**INTRODUCTION : **Do you remember your school-going days, particularly your mathematics classes? What was it about those classes that made you like, or dislike, mathematics? In this unit we will be raising certain issues related to these questions. It is intimately related to the previous unit, where we discussed some aspects of children of preschool and primary school age. There we observed that:

i) A young child's way of thinking is qualitatively different from that of an adult's.

ii) Children follow a certain pattern in their overall development, and this pattern is more or less universal in nature. Individual children, however, differ in the pace at which they develop.

iii) Each child evolves her own way of 'making sense' of things around her.

iv) By the time a child enters formal school, she already knows some mathematics.

v) Young children use play and other activities to evolve strategies to understand the physical world around them.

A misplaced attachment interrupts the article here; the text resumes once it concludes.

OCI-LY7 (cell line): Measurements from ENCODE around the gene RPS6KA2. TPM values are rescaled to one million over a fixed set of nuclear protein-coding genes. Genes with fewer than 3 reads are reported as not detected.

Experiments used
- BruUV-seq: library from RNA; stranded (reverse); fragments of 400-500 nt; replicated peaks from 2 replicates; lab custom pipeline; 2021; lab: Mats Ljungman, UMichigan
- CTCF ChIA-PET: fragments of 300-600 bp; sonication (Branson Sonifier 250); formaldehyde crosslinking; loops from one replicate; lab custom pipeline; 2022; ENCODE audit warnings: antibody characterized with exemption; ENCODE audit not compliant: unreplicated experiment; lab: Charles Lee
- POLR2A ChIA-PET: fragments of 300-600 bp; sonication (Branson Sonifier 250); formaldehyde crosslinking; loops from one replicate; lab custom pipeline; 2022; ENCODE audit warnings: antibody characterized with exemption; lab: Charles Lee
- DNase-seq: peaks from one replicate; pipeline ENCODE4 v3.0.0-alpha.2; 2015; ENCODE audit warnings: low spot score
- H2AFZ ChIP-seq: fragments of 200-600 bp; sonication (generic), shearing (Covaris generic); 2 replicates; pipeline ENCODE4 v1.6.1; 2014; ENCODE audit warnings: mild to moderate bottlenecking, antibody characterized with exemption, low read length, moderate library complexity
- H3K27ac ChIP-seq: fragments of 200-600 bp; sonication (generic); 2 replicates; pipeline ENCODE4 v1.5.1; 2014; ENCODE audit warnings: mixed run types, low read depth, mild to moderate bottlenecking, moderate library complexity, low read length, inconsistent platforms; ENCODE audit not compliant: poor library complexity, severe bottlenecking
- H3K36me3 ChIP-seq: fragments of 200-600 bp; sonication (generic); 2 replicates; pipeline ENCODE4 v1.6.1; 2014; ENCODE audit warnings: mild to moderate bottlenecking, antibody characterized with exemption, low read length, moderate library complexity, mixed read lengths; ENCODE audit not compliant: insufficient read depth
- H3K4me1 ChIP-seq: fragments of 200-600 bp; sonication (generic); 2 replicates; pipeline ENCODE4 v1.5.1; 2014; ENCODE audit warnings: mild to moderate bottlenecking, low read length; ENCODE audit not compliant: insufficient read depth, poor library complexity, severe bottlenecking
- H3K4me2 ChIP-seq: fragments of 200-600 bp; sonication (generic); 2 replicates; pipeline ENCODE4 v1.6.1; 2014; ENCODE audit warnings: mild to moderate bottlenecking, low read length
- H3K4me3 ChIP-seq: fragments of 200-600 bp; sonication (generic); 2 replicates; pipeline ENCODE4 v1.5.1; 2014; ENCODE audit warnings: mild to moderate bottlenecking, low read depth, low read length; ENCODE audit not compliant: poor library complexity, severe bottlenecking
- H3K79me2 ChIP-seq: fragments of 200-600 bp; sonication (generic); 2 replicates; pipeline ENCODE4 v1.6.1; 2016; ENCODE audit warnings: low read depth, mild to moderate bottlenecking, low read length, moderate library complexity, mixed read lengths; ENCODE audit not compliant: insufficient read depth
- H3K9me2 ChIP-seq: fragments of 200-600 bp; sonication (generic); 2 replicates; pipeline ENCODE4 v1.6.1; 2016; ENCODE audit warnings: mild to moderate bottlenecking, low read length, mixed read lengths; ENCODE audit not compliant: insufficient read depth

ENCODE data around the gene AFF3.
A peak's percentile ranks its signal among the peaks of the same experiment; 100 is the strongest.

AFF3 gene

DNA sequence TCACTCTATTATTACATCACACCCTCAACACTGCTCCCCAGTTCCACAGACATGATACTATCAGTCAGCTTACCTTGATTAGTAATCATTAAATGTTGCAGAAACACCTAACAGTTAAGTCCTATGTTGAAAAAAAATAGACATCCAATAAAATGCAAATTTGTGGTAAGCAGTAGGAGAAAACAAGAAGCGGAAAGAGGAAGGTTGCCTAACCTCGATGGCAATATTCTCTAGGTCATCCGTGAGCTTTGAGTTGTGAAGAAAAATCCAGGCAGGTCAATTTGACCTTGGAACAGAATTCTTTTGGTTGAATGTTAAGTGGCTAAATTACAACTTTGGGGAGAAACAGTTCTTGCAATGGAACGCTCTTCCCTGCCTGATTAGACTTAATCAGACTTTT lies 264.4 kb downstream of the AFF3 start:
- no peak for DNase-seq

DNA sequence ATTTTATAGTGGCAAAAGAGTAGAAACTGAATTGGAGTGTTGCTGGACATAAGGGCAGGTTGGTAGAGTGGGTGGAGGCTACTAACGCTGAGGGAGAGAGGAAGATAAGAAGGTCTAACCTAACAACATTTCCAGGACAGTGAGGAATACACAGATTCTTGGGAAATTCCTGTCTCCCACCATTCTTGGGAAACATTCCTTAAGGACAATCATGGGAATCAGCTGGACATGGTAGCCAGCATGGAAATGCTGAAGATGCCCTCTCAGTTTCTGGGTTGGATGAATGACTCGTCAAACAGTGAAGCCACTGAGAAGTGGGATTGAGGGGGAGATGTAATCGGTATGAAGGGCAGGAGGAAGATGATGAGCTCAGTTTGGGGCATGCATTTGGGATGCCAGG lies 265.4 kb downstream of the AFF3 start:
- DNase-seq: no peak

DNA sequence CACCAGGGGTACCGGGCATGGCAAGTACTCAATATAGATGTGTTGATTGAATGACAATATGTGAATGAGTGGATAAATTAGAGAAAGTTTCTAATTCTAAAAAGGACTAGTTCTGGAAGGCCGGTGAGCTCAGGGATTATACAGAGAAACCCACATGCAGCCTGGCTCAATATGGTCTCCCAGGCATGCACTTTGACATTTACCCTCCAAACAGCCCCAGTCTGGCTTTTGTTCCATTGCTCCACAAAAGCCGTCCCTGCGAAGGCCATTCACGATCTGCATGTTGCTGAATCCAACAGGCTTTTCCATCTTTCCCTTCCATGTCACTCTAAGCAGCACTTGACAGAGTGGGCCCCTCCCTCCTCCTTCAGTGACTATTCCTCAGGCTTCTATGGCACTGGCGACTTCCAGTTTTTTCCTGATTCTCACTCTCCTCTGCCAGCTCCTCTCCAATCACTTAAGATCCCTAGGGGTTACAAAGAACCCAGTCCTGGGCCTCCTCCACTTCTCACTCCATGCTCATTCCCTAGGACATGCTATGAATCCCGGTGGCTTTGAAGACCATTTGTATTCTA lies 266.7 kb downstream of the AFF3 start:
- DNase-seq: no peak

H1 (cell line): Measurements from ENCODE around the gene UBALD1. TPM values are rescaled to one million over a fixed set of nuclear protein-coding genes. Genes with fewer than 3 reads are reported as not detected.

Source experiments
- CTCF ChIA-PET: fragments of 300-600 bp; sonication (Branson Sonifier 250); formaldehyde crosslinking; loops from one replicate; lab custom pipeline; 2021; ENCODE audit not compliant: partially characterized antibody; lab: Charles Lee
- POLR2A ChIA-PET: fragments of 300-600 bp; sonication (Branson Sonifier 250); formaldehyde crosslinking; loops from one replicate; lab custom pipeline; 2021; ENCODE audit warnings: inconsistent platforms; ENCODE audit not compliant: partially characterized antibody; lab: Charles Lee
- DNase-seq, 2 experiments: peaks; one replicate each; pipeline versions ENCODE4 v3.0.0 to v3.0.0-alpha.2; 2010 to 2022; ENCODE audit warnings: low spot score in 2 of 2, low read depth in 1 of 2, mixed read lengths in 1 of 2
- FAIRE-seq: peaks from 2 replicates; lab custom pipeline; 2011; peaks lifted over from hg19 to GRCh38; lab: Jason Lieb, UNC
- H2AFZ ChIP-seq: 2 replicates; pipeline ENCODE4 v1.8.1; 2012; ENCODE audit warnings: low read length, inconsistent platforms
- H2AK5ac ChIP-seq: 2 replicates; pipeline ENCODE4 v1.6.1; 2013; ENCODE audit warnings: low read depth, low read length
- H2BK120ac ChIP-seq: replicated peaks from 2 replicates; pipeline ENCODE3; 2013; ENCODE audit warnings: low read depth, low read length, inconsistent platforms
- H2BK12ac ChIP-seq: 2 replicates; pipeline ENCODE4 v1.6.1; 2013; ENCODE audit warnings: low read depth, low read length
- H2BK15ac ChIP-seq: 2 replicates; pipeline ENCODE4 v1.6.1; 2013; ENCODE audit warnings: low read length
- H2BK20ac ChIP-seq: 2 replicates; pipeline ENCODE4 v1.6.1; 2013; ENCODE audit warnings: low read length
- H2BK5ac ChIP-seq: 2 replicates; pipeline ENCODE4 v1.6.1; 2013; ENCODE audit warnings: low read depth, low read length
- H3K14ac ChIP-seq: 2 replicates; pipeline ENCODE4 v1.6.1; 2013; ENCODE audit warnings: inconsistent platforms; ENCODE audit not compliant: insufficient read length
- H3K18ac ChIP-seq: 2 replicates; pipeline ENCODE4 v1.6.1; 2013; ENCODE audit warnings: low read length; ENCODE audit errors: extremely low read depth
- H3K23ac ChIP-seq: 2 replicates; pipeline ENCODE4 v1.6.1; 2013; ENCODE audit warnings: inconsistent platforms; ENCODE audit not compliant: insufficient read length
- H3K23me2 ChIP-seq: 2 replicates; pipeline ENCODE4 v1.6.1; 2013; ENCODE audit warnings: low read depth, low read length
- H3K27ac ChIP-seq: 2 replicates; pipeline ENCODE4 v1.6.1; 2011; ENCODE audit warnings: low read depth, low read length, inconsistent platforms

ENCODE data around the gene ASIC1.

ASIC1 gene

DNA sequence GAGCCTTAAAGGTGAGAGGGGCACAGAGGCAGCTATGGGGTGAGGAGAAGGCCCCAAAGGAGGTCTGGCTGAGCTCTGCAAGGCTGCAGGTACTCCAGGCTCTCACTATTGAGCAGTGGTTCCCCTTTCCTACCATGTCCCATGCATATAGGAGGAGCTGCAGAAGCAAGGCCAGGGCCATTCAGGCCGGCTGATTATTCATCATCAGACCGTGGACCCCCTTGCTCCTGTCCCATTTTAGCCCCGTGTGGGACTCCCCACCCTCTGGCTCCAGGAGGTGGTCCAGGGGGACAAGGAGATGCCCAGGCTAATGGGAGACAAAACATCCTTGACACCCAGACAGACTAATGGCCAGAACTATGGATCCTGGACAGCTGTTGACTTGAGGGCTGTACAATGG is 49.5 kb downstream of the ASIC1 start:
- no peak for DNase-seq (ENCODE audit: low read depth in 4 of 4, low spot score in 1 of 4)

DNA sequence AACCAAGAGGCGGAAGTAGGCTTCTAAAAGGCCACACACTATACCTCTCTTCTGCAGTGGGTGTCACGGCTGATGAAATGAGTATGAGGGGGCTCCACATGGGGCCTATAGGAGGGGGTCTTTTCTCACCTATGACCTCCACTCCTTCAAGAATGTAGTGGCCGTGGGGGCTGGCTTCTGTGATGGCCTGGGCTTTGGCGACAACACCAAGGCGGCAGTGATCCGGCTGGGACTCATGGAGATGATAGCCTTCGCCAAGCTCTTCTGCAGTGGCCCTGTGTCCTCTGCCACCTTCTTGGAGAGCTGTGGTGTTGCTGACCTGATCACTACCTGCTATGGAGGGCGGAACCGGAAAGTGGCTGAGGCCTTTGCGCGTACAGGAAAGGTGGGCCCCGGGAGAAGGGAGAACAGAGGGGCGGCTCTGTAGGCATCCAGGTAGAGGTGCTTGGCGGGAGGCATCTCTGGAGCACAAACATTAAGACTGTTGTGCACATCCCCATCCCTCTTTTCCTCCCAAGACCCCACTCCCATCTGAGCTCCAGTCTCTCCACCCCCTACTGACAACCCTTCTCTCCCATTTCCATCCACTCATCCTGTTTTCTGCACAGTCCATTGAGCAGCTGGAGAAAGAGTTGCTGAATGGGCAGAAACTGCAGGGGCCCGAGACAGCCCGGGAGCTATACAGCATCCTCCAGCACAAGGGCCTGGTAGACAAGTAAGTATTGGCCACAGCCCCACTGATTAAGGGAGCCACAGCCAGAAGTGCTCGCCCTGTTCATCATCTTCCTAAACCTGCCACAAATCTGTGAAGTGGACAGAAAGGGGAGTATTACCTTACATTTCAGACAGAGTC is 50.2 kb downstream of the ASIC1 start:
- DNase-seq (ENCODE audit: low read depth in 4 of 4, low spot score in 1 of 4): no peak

vi) Older children also learn with concrete materials and games, and can make sense' of the formal knowledge given to them in school through such learning experiences.

vii) Unfortunately, most mathematics teachers emphasise algorithms and memorisation, rather than understanding. The "rules" of mathematics may be comprehensible to the adult mind, but need to be communicated to children in ways that the children can comprehend.

viii) We are intuitively aware of the long and arduous process that children go through while learning a single mathematical concept or skill. But the time-frame that the formal school system allows for "covering" the syllabus doesn't take this into account.

This list is not exhaustive. Why don't you quickly run and complete the list? You may find this useful, because the present unit focuses on the implications of those points for teaching.

In this unit, we have made an attempt to highlight some of the principles that need to be kept in mind while teaching mathematics to children of preschool and primary school. Doing this would help in creating a learning environment for a preschool or primary school child that is appropriate for her stage of development, her needs, her ways of thinking and learning, and her pace of learning.

We have also given some examples of the kind of activities or opportunities that can be given to children to help them develop mathematical thinking.

Unfortunately, the examples of activities that we suggest are mostly from an urban situation. In fact, it is also difficult to think of examples common to all urban areas. We hope that you will adapt the activities to suit the needs of your learners.